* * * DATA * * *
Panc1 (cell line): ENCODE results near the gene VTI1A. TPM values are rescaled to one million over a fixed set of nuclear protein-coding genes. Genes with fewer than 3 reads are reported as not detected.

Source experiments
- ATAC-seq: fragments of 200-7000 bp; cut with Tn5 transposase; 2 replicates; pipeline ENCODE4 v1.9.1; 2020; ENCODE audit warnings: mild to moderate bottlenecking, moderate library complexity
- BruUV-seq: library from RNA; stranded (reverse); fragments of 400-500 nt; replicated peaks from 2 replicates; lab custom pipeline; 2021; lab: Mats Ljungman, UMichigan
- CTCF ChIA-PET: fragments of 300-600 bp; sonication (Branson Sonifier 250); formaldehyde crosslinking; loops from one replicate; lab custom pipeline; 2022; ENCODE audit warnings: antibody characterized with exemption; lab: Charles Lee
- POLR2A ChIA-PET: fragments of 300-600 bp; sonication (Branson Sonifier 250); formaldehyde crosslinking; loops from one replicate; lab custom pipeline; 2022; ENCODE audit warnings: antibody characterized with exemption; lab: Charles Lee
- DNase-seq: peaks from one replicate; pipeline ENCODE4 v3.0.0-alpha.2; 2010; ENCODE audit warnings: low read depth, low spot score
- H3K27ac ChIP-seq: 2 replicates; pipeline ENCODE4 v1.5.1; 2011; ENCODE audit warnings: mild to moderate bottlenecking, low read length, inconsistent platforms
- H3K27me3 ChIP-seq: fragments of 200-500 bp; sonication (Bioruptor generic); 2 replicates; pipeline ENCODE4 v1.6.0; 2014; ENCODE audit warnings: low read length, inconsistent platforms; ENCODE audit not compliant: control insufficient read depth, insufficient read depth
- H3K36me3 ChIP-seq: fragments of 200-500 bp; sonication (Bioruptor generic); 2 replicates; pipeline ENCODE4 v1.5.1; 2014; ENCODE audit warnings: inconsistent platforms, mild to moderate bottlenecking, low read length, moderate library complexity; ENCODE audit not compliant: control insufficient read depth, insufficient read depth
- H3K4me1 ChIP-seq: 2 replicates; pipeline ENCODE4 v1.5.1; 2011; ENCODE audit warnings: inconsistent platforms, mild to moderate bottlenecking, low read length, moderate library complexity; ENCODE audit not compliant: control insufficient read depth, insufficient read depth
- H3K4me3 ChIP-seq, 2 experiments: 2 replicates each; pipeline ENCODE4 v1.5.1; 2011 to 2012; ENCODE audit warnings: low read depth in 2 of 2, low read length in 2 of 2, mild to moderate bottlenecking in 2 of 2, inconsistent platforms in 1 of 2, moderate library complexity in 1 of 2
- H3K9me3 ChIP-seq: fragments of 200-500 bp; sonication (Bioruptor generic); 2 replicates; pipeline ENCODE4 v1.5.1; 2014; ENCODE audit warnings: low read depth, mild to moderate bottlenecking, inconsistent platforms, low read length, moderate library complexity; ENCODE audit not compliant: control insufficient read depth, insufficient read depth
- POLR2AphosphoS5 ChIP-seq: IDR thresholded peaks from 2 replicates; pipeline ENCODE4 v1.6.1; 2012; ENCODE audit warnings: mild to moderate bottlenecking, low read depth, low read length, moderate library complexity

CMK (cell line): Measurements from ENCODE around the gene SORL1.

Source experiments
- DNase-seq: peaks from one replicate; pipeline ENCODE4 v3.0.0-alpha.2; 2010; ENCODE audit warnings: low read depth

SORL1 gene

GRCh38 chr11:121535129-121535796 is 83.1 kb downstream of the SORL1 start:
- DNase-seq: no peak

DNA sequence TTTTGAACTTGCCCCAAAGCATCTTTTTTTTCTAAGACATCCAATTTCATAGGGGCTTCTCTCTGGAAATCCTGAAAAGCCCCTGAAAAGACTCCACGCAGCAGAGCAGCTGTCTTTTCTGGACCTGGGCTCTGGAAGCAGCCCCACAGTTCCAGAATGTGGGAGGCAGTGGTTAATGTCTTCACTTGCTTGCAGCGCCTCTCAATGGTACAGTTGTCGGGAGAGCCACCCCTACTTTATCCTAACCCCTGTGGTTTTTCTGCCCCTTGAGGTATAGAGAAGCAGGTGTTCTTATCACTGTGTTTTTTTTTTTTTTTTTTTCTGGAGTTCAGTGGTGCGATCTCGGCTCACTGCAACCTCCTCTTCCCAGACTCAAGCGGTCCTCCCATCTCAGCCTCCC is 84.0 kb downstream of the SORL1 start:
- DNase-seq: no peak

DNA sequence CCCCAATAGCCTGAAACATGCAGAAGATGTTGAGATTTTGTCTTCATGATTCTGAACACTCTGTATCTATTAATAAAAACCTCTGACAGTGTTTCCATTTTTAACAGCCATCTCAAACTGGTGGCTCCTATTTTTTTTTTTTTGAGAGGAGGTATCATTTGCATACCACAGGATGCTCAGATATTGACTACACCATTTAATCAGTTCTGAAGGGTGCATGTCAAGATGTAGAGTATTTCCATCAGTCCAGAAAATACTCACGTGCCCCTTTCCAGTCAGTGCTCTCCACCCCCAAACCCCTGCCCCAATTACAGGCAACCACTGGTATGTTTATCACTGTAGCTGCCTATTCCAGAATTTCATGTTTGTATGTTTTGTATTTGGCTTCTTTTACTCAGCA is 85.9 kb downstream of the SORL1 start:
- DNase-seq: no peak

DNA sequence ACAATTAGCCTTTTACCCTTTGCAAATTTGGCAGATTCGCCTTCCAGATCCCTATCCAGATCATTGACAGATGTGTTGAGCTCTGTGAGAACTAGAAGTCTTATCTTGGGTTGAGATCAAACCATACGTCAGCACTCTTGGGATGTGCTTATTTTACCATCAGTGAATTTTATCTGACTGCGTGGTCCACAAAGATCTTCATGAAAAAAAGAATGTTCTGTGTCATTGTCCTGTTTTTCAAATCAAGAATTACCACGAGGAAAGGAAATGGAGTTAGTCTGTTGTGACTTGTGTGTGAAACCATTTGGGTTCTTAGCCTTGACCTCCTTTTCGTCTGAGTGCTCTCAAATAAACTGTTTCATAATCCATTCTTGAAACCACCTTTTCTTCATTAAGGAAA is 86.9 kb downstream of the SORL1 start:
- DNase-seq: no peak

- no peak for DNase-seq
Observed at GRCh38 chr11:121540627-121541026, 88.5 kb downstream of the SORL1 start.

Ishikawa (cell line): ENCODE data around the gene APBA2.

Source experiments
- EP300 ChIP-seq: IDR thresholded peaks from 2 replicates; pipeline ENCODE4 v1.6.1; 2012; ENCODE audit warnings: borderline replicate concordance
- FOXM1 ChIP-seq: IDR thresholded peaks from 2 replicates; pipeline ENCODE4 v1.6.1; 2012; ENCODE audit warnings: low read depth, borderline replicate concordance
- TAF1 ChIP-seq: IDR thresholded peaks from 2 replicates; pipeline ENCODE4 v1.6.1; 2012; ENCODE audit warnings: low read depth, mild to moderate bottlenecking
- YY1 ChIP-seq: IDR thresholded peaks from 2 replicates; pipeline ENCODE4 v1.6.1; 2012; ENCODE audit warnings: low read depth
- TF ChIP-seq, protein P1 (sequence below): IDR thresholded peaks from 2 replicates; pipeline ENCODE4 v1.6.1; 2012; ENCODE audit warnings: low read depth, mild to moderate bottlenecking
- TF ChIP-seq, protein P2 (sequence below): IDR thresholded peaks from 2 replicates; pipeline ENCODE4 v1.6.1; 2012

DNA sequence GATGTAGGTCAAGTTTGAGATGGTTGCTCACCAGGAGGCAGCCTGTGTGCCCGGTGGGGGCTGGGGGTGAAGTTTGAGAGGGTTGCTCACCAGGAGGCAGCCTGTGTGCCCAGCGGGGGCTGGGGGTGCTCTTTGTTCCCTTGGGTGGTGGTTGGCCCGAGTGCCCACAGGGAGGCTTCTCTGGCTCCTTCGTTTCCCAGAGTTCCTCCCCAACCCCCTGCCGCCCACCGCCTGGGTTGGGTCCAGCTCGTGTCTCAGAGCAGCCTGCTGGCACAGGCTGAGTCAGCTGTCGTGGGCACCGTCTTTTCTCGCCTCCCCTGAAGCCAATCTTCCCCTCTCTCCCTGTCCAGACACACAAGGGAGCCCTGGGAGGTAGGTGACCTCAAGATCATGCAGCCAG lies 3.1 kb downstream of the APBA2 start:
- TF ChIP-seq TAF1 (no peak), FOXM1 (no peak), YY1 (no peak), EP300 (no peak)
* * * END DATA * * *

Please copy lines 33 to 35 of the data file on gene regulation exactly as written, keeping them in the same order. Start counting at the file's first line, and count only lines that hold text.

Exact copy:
- TAF1 ChIP-seq: IDR thresholded peaks from 2 replicates; pipeline ENCODE4 v1.6.1; 2012; ENCODE audit warnings: low read depth, mild to moderate bottlenecking
- YY1 ChIP-seq: IDR thresholded peaks from 2 replicates; pipeline ENCODE4 v1.6.1; 2012; ENCODE audit warnings: low read depth
- TF ChIP-seq, protein P1 (sequence below): IDR thresholded peaks from 2 replicates; pipeline ENCODE4 v1.6.1; 2012; ENCODE audit warnings: low read depth, mild to moderate bottlenecking